This is a general education post on how students can use their "individual differences" in the classroom to understand subjects clearly. There are four proposals on how individual differences should be used in a classroom environment, and this post is dedicated to merging the theory of "multiple intelligences" into the four proposals. Disclaimer: this post…
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Alfred Leslie Rowse, oftentimes shortened to A. L. Rowse, is best known for his work on England under Queen Elizabeth I’s reign as monarch. He was born on December 4th, 1903, in Cornwall. Mr. Rowse is the perfect example of a man of greatness born against all odds, as both his mother and father lived…
Joseph Kaminski| Feb 28, 2017
To be a successful substitute teacher, one must be able to understand how to balance information alongside reason. One main problem is that in the state of Florida, a part-time substitute teacher only needs an Associate’s Degree. The state tends to keep substitute teachers on a completely different standard of education than the so-called standard ones.…
Joseph Kaminski| Feb 27, 2017
Mrs. Marva Collins, a full-time substitute teacher in the “ghettos” of mid-1970s Chicago, found herself in a rather difficult decision when it came to how she could run her class. With rowdiness and pseudo-fights occurring in the hallways before the two minute and fifty second mark was even past, it’s obvious that the learning environment…
Joseph Kaminski| Feb 26, 2017
If you're in the public education system, then you've heard about (or have been forced to use) Kagan activities like Bloom’s Taxonomy Questions and the Fan-n-Pick Strategy – two methods to incite engagement through knowledge-based questions that we'll be talking about today. I personally have a bias against Kaganist (clever pun, please love it) activities, but…
Joseph Kaminski| Feb 1, 2017
Conservatism is at it again with attempts to destroy the public education system. At this point, it is almost certain that Betsy DeVos - the multi-billionaire who has already begun the push for the privatization of education - will become America's 11th Education Secretary. If you've been living under a rock (or perhaps inside a nuclear…
Joseph Kaminski| Jan 29, 2017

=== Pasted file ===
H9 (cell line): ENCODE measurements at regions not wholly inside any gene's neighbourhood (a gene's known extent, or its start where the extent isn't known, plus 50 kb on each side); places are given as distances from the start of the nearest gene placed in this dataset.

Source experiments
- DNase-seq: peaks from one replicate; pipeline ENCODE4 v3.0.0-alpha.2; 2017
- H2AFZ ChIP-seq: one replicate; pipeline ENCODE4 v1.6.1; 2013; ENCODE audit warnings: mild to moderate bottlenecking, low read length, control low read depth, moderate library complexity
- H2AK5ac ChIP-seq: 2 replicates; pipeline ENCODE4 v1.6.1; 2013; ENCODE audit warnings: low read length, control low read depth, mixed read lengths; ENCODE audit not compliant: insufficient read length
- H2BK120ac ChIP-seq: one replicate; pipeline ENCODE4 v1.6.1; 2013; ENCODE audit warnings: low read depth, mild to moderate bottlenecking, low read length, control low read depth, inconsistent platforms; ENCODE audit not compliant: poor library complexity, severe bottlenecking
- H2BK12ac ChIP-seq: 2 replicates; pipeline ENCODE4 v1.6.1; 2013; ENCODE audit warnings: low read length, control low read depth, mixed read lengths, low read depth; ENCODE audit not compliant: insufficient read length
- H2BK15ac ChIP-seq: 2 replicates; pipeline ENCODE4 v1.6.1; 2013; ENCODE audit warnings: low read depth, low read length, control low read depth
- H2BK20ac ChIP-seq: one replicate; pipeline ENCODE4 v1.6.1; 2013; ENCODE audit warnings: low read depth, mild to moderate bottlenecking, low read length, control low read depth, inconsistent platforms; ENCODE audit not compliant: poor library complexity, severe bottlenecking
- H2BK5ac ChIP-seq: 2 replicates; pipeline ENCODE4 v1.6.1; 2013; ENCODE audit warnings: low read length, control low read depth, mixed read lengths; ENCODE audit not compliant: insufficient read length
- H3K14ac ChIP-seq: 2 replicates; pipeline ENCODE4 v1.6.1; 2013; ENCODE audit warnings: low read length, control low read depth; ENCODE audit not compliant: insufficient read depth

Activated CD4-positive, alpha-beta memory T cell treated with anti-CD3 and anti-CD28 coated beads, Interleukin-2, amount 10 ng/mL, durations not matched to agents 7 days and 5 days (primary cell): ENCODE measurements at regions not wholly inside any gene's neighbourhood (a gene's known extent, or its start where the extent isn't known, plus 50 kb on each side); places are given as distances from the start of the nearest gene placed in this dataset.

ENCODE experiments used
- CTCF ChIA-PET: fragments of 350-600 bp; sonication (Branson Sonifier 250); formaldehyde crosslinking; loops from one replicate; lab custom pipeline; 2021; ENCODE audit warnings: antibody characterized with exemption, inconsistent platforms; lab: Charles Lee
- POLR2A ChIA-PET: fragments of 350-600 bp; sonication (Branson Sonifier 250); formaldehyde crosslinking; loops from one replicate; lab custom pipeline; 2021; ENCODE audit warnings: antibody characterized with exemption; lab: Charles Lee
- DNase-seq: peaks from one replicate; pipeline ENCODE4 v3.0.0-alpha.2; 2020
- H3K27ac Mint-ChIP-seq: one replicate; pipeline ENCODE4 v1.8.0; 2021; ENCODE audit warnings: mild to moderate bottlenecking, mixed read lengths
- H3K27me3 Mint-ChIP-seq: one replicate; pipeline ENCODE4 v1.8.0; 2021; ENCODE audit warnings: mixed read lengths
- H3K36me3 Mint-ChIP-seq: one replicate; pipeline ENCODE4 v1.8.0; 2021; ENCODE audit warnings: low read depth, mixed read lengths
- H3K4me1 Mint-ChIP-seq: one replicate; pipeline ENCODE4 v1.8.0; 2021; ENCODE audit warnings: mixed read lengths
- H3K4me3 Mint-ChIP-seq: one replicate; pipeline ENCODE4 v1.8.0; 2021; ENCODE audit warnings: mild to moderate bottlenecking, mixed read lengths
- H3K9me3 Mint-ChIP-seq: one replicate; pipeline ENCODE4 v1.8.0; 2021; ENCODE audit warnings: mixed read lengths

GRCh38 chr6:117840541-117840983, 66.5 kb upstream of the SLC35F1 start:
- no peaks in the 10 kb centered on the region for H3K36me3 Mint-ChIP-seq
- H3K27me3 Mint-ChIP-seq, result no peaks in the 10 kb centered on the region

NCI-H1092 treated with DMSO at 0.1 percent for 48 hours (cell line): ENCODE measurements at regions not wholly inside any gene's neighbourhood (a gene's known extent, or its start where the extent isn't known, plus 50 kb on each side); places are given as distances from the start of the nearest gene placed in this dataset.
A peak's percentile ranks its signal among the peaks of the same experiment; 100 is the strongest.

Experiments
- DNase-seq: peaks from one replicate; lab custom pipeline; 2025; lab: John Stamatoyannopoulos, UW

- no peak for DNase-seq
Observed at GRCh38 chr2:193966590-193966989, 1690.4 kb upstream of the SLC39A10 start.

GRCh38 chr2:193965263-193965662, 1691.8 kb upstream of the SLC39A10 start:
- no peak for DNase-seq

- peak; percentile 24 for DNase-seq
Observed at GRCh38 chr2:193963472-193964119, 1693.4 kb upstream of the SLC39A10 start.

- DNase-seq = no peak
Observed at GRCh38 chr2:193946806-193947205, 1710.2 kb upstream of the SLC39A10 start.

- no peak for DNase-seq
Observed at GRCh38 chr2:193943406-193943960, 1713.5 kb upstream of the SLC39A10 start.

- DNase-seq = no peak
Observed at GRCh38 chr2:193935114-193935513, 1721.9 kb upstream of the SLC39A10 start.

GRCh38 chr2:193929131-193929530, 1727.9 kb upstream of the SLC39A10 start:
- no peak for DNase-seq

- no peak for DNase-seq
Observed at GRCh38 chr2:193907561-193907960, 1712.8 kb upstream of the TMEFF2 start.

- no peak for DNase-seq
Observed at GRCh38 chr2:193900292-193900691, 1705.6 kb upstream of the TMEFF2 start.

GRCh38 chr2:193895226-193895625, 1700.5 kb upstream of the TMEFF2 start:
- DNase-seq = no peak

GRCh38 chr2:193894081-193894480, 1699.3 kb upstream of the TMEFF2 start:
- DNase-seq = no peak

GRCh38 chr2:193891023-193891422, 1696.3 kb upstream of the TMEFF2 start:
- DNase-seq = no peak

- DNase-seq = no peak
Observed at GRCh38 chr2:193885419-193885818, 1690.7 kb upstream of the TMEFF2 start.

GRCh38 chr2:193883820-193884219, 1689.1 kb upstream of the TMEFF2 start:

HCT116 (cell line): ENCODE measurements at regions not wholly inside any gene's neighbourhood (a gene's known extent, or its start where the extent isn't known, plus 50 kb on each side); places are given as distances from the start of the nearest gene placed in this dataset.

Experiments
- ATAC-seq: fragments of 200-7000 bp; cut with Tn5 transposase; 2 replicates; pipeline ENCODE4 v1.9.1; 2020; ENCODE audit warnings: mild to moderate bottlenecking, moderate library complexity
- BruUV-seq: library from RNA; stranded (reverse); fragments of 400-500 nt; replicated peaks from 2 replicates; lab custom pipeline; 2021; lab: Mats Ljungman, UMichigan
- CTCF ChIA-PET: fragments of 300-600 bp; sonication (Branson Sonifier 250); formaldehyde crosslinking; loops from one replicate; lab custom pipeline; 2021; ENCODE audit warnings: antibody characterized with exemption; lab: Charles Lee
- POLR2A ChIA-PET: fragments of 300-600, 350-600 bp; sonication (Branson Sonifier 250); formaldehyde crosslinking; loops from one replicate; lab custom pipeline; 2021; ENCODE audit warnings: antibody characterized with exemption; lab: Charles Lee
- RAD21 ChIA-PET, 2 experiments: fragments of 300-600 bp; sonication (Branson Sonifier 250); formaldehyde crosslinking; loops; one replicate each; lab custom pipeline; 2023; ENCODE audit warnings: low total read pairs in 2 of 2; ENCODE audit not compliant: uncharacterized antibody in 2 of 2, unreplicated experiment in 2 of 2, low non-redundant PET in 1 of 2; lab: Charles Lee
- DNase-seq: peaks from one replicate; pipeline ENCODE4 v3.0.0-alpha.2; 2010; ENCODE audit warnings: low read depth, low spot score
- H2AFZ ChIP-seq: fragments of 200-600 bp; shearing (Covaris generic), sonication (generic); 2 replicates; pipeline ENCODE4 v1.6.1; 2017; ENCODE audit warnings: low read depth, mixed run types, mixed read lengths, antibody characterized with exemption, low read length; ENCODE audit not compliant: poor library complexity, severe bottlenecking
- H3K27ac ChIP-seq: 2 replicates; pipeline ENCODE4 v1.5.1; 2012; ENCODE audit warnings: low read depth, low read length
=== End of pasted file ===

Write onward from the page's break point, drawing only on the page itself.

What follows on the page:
Student loans are becoming a major issue for the economy, and Donald Trump has inherited a country with an expansive and rapidly expanding student loan problem. In a capitalistic society, debt becomes a mountain of monetary problems. The public sector has fallen into an abysmal state - one that has been forced into chains by private…
Joseph Kaminski| Jan 26, 2017
As long as mankind could ponder the world surrounding them, there’s been a unique interest in looking upwards. Some early societies looked up to the sun, grateful for plentiful harvest and fearing a drought that could end it all. Most, if not all, looked up for a heaven – a paradise that gave comfort after…
This is a general education post on how students can use their “individual differences” in the classroom to understand subjects clearly. There are four proposals on how individual differences should be used in a classroom environment, and this post is dedicated to merging the theory of “multiple intelligences” into the four proposals. Disclaimer: this post
Eve White, a pseudonym used throughout the study to ensure confidentiality, had been recommended to Thigpen and Cleckley after reporting that she was suffering through “severe and blinding headaches.” During her first psychological interview, she complained of periods of amnesia, which she referred to as “blackouts”, after each of her headaches. Her family was apparently not aware of anything that would suggest a loss of consciousness.
Tourette syndrome is a neurological disorder characterized by repetitive, involuntary movements and vocalizations which are called “tics.” The disorder is named for Dr. Georges Gilles de la Tourette, a pioneering French neurologist who first described this condition in the case of an 86-year old French woman way back in 1885. While the first documented and official case revolved around an elderly woman, modern day psychology shows that the earliest symptoms of the disorder are noticed between the ages of three to nine years old. It occurs equally in all ethnic groups, but males are affected about three to four times more than females.
Individuals who experience depersonalization feel separated from their own personal life and physicality by claiming they sense their body sensations, feelings, emotions and behaviors as not belonging to the same person or identity. Often a person who has experienced this disorder claims that most things seem “unreal” and “hazy”. A recognition of personality breaks down completely — hence the name ‘depersonalization’ — as if one is watching a television show where their real personality is the leading role. Depersonalization can result in extremely high anxiety levels, which further increase these perceptions and further stress out the mind. Individuals suffering through this mental disorder also often find it hard to remember anything they saw or experienced while in this third person state of mind.